A New Generation Draws the Line: Kosovo, East Timor and the Standards of the West

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Verso, 2001 - Political Science - 154 pages
1999 saw two major international crises that, looked at side-by-side with characteristic acuity by Noam Chomsky, starkly illuminate the strategies of the Western powers in the new century. In East Timor atrocities mounted sharply, and warnings of further escalation in an unfolding humanitarian disaster could not have been more apparent. It was evident well in advance that the referendum on independence would prompt still more widespread savagery towards the local population by the Indonesian army and their cohorts. As Chomsky points out, the West did not need to do very much to prevent this; a firm word with Jakarta would have sufficed. But East Timor is of little strategic interest to the US and its allies, and so they did nothing. Thousands were killed, hundreds of thousands were forced to flee their homes. Precise figures are difficult to establish because little has been done by the West to uncover exactly what happened. In this respect, the situation in Kosovo was very different. In Yugoslavia, at.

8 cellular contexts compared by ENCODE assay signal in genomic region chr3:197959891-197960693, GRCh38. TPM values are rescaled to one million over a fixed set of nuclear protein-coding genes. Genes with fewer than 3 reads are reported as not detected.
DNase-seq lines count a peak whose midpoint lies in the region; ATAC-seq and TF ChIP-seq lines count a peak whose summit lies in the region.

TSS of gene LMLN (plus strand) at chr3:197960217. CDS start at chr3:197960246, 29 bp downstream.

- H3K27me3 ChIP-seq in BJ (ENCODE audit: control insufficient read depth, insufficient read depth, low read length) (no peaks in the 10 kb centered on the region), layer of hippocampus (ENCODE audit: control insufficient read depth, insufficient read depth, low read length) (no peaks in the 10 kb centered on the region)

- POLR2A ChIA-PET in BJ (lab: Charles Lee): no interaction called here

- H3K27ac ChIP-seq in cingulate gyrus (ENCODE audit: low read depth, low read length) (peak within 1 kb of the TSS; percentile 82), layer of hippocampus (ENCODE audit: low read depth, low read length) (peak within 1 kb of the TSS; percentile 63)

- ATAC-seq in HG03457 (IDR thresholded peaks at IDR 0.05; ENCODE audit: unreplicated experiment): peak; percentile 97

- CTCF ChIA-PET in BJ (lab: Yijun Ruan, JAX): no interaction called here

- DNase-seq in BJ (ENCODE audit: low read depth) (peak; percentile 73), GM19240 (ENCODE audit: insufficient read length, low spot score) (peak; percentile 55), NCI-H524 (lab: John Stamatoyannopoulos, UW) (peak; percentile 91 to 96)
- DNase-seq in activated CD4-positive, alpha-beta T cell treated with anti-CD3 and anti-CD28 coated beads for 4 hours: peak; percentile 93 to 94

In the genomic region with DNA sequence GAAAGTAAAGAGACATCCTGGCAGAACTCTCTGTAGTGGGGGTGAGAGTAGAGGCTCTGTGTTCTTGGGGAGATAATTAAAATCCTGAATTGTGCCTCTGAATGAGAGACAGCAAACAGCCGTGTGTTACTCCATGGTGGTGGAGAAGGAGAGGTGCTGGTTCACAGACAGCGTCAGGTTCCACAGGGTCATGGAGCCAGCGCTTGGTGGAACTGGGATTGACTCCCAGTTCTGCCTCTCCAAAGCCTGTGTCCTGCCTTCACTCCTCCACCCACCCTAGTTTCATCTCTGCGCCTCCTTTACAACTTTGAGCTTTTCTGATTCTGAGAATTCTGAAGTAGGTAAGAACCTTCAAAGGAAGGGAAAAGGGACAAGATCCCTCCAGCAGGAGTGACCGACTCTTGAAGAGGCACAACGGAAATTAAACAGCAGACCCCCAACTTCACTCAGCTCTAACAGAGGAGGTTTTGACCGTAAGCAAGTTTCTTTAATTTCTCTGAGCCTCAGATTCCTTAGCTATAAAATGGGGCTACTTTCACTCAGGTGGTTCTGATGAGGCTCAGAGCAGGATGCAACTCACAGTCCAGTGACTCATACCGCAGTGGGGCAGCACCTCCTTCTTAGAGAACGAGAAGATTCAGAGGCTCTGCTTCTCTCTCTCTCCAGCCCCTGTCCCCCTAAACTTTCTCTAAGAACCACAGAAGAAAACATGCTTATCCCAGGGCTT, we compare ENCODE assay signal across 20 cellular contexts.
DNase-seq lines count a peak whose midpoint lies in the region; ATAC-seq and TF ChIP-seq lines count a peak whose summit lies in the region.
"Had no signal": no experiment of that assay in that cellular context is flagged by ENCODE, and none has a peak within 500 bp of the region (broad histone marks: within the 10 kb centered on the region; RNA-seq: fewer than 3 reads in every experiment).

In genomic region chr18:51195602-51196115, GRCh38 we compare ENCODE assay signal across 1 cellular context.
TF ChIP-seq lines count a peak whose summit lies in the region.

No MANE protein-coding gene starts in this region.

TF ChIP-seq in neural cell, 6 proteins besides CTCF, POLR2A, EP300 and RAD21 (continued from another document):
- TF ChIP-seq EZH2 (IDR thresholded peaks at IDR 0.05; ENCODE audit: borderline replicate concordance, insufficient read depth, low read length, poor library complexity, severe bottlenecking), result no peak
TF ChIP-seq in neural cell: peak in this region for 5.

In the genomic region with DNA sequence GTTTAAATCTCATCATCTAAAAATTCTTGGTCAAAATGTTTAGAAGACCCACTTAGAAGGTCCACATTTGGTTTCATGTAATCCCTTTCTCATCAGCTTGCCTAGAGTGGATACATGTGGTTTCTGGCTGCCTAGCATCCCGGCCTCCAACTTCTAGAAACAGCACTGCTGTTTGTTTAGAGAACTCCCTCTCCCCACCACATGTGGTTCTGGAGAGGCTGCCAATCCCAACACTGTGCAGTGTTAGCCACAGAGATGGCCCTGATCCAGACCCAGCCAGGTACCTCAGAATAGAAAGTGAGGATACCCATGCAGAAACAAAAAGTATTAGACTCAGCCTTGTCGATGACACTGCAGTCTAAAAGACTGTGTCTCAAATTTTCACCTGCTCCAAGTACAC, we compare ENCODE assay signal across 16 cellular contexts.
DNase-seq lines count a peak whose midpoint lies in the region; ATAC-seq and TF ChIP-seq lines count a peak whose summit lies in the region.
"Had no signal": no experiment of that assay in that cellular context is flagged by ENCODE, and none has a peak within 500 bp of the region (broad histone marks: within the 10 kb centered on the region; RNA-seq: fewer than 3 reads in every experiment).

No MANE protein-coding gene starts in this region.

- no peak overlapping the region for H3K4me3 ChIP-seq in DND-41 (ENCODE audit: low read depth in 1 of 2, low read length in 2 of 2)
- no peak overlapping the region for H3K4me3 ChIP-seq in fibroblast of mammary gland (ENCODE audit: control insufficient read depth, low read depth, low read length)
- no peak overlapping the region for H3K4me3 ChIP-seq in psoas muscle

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Contents

INTENTIONAL IGNORANCE AND ITS USES
1
GREEN LIGHT FOR WAR CRIMES
48
KOSOVO IN RETROSPECT
94
Copyright

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About the author (2001)

Noam Chomsky is Institute Professor in the Department of Linguistics and Philosophy at the Massachusetts Institute of Technology. He is the author of American Power and the New Mandarins, Manufacturing Consent (with Ed Herman), Deterring Democracy, Year 501, World Orders Old and New, Powers and Prospects, Profit over People, The New Military Humanism and Rogue States.

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